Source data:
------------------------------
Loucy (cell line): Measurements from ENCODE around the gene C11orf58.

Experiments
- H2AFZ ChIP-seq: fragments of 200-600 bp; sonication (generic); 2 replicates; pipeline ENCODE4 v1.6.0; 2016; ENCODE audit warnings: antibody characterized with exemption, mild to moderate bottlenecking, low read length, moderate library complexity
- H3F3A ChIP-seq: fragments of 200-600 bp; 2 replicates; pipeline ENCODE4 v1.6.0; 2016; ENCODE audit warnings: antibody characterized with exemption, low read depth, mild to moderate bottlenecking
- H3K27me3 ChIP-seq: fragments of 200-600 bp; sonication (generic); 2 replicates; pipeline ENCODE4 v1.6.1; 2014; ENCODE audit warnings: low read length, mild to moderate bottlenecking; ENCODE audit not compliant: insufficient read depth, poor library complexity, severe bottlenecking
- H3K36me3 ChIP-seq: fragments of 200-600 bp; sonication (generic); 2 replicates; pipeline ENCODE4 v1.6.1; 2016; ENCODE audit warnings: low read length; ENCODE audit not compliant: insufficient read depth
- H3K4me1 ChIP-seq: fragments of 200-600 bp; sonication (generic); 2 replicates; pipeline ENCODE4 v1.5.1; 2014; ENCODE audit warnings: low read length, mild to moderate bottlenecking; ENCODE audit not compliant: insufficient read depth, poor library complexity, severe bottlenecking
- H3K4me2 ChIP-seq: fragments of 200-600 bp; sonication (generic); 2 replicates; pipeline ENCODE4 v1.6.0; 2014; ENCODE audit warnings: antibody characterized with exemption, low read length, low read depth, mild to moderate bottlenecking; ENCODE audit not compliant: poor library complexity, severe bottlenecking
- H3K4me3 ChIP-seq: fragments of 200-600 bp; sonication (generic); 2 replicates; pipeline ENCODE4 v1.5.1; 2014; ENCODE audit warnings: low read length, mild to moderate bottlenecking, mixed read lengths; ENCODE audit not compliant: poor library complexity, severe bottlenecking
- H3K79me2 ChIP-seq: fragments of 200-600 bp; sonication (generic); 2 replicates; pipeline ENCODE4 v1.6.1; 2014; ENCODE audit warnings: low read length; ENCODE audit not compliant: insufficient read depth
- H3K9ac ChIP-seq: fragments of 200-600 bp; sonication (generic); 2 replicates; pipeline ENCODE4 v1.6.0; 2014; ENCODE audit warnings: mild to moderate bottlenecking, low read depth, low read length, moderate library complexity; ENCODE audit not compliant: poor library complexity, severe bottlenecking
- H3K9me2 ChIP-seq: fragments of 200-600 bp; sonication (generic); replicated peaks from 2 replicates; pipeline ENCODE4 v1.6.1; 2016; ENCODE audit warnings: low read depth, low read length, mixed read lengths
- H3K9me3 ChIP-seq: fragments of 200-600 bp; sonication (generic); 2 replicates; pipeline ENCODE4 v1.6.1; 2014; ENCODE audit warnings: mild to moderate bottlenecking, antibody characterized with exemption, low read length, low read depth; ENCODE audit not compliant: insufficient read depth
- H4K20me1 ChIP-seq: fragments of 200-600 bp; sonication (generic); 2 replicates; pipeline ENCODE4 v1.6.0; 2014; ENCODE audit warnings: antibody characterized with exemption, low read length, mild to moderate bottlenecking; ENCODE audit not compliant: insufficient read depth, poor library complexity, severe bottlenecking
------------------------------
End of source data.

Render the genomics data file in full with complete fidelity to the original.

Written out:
Loucy (cell line): Measurements from ENCODE around the gene C11orf58.

Experiments
- H2AFZ ChIP-seq: fragments of 200-600 bp; sonication (generic); 2 replicates; pipeline ENCODE4 v1.6.0; 2016; ENCODE audit warnings: antibody characterized with exemption, mild to moderate bottlenecking, low read length, moderate library complexity
- H3F3A ChIP-seq: fragments of 200-600 bp; 2 replicates; pipeline ENCODE4 v1.6.0; 2016; ENCODE audit warnings: antibody characterized with exemption, low read depth, mild to moderate bottlenecking
- H3K27me3 ChIP-seq: fragments of 200-600 bp; sonication (generic); 2 replicates; pipeline ENCODE4 v1.6.1; 2014; ENCODE audit warnings: low read length, mild to moderate bottlenecking; ENCODE audit not compliant: insufficient read depth, poor library complexity, severe bottlenecking
- H3K36me3 ChIP-seq: fragments of 200-600 bp; sonication (generic); 2 replicates; pipeline ENCODE4 v1.6.1; 2016; ENCODE audit warnings: low read length; ENCODE audit not compliant: insufficient read depth
- H3K4me1 ChIP-seq: fragments of 200-600 bp; sonication (generic); 2 replicates; pipeline ENCODE4 v1.5.1; 2014; ENCODE audit warnings: low read length, mild to moderate bottlenecking; ENCODE audit not compliant: insufficient read depth, poor library complexity, severe bottlenecking
- H3K4me2 ChIP-seq: fragments of 200-600 bp; sonication (generic); 2 replicates; pipeline ENCODE4 v1.6.0; 2014; ENCODE audit warnings: antibody characterized with exemption, low read length, low read depth, mild to moderate bottlenecking; ENCODE audit not compliant: poor library complexity, severe bottlenecking
- H3K4me3 ChIP-seq: fragments of 200-600 bp; sonication (generic); 2 replicates; pipeline ENCODE4 v1.5.1; 2014; ENCODE audit warnings: low read length, mild to moderate bottlenecking, mixed read lengths; ENCODE audit not compliant: poor library complexity, severe bottlenecking
- H3K79me2 ChIP-seq: fragments of 200-600 bp; sonication (generic); 2 replicates; pipeline ENCODE4 v1.6.1; 2014; ENCODE audit warnings: low read length; ENCODE audit not compliant: insufficient read depth
- H3K9ac ChIP-seq: fragments of 200-600 bp; sonication (generic); 2 replicates; pipeline ENCODE4 v1.6.0; 2014; ENCODE audit warnings: mild to moderate bottlenecking, low read depth, low read length, moderate library complexity; ENCODE audit not compliant: poor library complexity, severe bottlenecking
- H3K9me2 ChIP-seq: fragments of 200-600 bp; sonication (generic); replicated peaks from 2 replicates; pipeline ENCODE4 v1.6.1; 2016; ENCODE audit warnings: low read depth, low read length, mixed read lengths
- H3K9me3 ChIP-seq: fragments of 200-600 bp; sonication (generic); 2 replicates; pipeline ENCODE4 v1.6.1; 2014; ENCODE audit warnings: mild to moderate bottlenecking, antibody characterized with exemption, low read length, low read depth; ENCODE audit not compliant: insufficient read depth
- H4K20me1 ChIP-seq: fragments of 200-600 bp; sonication (generic); 2 replicates; pipeline ENCODE4 v1.6.0; 2014; ENCODE audit warnings: antibody characterized with exemption, low read length, mild to moderate bottlenecking; ENCODE audit not compliant: insufficient read depth, poor library complexity, severe bottlenecking